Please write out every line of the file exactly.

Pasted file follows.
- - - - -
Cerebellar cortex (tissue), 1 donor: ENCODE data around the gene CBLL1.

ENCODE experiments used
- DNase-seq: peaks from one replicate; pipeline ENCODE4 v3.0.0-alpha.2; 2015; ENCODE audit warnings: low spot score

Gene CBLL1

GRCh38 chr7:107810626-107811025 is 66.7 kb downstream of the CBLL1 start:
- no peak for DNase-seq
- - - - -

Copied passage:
Cerebellar cortex (tissue), 1 donor: ENCODE data around the gene CBLL1.

ENCODE experiments used
- DNase-seq: peaks from one replicate; pipeline ENCODE4 v3.0.0-alpha.2; 2015; ENCODE audit warnings: low spot score

Gene CBLL1

GRCh38 chr7:107810626-107811025 is 66.7 kb downstream of the CBLL1 start:
- no peak for DNase-seq